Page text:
Picture Credit: Sri Lanka Weekly Website
Pollution alerts are in effect for more than 100 British beaches following the dumping of untreated sewage into the sea. According to BBC, the warnings are based on information from utility companies and are posted on the Safer Seas and Rivers Service, which is maintained by the charity Surfers Against Sewage (SAS).
For instance, discharges are permitted after a lot of rain to prevent the sewage system from becoming overloaded. However, public outrage over their effects on waterways and beaches is constantly growing.
According to SAS Chief Executive Hugo Tagholm, the discharges began after the "tiniest indication" of rain. He criticized the usage of combined sewer overflows by the water corporations, which are intended to release sewage and rainwater after extremely heavy rain. "Do they think this is a joke? Do they not realise how much anger there is about their profiteering and pollution?" he said.
Caroline Lucas, a member of the Green Party, encouraged the government to "cut the crap" and hand over control of the water industry to the public during a debate. One company-Southern Water (SW)- has released untreated sewage into around 30 bathing locations during the past 24 hours, including the well-known resorts of Bognor Regis, Hastings, and Cowes. Additionally, according to SW's data, untreated water has been released 95 times since the beginning of September. Two storm drains in Stokes Bay and Southsea East were releasing water for more than 24 hours.
According to the law, these sewage spills are only permitted under "extraordinary" conditions. Southern Water issued a statement that read: "Rain can overwhelm the combined sewer and drainage system that is present in many parts of our region. To protect homes, schools, and businesses from flooding, storm overflows act as a release valve and release excess water into the sea. There are about 15,000 storm overflows in England and about 1,000 in our region.”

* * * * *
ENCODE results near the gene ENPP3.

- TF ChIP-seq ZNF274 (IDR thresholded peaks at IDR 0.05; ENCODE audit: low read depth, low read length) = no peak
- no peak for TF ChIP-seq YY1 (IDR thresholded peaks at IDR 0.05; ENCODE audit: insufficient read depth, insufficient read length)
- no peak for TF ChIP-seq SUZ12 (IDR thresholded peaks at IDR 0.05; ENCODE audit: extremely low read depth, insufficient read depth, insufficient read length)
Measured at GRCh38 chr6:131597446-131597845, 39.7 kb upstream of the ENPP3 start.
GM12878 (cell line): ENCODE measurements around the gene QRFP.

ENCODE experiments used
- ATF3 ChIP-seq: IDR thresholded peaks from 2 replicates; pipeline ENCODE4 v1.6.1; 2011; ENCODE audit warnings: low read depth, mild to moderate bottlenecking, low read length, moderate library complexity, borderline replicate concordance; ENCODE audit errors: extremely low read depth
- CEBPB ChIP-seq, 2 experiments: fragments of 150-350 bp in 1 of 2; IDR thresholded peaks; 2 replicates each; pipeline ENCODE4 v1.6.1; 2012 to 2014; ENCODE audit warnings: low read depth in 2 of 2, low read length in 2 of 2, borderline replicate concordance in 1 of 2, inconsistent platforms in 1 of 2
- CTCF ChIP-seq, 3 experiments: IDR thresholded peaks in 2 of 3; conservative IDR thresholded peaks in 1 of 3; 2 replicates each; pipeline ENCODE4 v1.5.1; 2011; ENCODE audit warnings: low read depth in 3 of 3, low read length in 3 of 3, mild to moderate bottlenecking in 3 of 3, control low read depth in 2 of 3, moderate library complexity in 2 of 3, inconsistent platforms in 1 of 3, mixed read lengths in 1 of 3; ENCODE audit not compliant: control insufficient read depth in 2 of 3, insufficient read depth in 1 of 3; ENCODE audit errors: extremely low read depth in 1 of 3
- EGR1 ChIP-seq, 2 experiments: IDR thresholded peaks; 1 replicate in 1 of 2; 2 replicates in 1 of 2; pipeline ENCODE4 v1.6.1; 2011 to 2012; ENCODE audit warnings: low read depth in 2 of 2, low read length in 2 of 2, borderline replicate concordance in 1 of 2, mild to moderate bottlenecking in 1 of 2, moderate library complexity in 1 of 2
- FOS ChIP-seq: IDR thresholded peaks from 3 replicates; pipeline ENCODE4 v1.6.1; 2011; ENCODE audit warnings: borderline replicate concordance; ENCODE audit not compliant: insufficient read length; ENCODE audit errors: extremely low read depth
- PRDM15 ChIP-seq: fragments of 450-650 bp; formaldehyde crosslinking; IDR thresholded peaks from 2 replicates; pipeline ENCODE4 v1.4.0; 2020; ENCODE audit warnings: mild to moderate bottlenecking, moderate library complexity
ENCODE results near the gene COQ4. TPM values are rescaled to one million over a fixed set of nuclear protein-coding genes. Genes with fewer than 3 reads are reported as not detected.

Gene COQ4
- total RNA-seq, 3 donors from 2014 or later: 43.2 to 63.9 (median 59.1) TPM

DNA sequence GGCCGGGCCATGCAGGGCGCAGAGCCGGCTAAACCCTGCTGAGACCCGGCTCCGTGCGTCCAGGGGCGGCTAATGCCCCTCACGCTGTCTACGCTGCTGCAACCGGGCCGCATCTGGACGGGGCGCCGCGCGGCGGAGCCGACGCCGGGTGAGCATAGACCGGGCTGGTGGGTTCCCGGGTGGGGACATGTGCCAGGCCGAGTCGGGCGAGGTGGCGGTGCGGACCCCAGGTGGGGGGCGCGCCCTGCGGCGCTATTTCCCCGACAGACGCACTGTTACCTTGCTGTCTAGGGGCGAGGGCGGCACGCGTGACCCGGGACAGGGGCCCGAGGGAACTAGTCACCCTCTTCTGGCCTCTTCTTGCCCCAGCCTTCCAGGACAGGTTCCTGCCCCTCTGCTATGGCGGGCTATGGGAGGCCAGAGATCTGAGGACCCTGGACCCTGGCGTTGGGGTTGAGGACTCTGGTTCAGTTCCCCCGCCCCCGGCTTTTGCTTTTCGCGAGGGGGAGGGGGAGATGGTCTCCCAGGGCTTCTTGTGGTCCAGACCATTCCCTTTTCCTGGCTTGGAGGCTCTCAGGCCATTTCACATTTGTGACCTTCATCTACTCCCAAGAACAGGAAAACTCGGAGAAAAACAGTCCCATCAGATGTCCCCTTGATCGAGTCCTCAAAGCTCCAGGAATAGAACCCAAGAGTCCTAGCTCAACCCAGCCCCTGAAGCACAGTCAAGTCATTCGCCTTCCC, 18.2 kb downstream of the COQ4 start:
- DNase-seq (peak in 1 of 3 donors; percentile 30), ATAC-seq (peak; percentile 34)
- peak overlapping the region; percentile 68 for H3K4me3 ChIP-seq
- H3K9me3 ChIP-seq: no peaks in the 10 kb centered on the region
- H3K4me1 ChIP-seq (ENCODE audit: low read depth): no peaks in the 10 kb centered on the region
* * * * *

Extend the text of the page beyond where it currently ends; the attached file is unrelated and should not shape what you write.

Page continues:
In comparison to Natural Resources Wales, which has three water quality warnings in effect, the Scottish Environment Protection Agency now has poor water quality warnings at 18 of its approved bathing waters.
Environment Secretary George Eustice stated during a Tuesday urgent question in the Commons, that discharges of raw sewage into waterways would be reduced by a quarter by 2025. "We've established this in law through the Environment Act, and we're the first government to place a specific mandate on water providers to prevent the harm caused by sewage discharges." he said.
According to Caroline Lucas, ministers are "moving backwards" on the matter. "We have a so-called plan that enables water firms to continue polluting until 2035 in regions with great relevance to human and ecological health and until 2050 elsewhere, which is authorizing pollution for nearly 30 years longer," she said.
If penalties are not serving as a sufficient incentive, water providers may need to be forced to make infrastructure investments. If it fails to succeed, the only option left to the government may be to revoke licenses.
It is projected that upgrading the UK's sewage and surface water network will cost at least £150 billion and maybe as much as £500 billion. Water corporations might find it difficult to digest all of this. However, a project as important as sewage treatment and drainage infrastructure ought to be a top priority for the country and a top priority for the future prime minister.
Picture Credit: Daily Express Website
September 10th 2022| 09:00 AM